When we think of successful entrepreneurs, a particular personality type often comes to mind -- determined, daring, charismatic. That image can cause those who do not at all resemble Sir Richard Branson to question whether they have what it takes to build a business.
Worrying that you might not have the personality to make it as an entrepreneur is understandable, but it's also problematic for a couple of reasons. First and most fundamentally, because science has conclusively shown that our personalities change radically over the course of our lives, and that believing your personality is fixed can hold you back.
And second, because the whole idea of a "correct" entrepreneurial personality is hogwash, according to a recent Hacker Noon post by veteran startup marketer John Eidson, who has worked with dozens of startup CEOs. Many of the personality traits that we think of as death for entrepreneurial ambitions are actually hidden strengths, he argues.
We think of entrepreneurship as risky and uncertain, so we assume that startup leaders need to be fearless. But that's nonsense in Eidson's experience (and also, Elon Musk's -- he admits to feeling fear quite strongly). In fact, Eidson believes, fear can be an incredibly powerful driver of achievement.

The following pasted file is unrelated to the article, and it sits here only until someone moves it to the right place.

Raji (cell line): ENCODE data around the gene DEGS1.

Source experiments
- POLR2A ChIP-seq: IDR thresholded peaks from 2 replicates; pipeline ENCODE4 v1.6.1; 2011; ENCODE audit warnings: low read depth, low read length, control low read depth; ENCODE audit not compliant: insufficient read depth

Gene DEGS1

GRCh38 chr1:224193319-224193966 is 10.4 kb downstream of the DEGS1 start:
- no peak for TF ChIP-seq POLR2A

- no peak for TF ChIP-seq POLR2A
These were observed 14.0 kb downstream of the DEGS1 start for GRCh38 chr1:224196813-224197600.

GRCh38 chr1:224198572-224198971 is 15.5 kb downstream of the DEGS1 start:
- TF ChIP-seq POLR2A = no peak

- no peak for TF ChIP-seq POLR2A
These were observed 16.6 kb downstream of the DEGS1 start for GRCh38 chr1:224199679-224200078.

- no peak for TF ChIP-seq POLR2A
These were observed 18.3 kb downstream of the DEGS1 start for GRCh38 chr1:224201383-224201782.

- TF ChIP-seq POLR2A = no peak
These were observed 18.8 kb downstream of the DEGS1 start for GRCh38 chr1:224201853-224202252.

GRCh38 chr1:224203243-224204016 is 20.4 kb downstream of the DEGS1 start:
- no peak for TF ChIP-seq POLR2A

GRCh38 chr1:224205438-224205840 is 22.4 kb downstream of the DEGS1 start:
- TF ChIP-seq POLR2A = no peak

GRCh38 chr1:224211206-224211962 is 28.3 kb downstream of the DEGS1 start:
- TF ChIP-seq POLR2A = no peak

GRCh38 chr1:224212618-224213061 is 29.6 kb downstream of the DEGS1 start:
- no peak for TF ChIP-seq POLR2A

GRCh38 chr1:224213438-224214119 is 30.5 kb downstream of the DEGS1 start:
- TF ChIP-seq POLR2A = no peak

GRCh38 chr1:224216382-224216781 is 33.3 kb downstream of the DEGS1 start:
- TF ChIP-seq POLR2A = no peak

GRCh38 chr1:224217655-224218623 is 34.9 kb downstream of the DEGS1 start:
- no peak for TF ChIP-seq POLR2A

"CEO's with a high degree of fear tend to have a higher degree of drive as the latter is often driven by the former," he writes. "The underlying fear of failure can be a tremendously beneficial asset."
You need to know what you're doing to start a world-changing company, right? Actually no. Being clueless can work in your favor, Eidson and others insist. Given that the median age of startup founders with successful exits is a well seasoned 47, it would be foolish to argue that experience doesn't have benefits. But so does being naive and less battered by life.
"I'm not suggesting that CEO's should be completely wet behind the ears, but I am saying that low mileage can give you a longer lifespan," Eidson claims.
If you're unsure yourself, how will you ever convince anyone else to follow you, you might think. But contrary to expectations, Eidson has seen more startups fail because of overconfident leaders than insecure ones.
"The overconfident CEO -- someone who I've met many times before -- is perhaps one of the most insidious dangers to any startup culture," he insists. On the other hand, in his marketing work Eidson has observed that "nervousness is an authentic trait. And so is insecurity. If there's anything customers want and expect today it's exactly that: authenticity." Your doubts can help you connect with people and sell your product.
Check out the complete post for Eidson's complete argument, but perhaps the most important point here isn't that you have to be insecure, naive, or fearful to make it as a founder. The larger lesson is that there is no single personality type for entrepreneurial success. Passion and execution matters a lot more than personal style, so don't handicap yourself before you get started by believing you're not "the entrepreneurial type."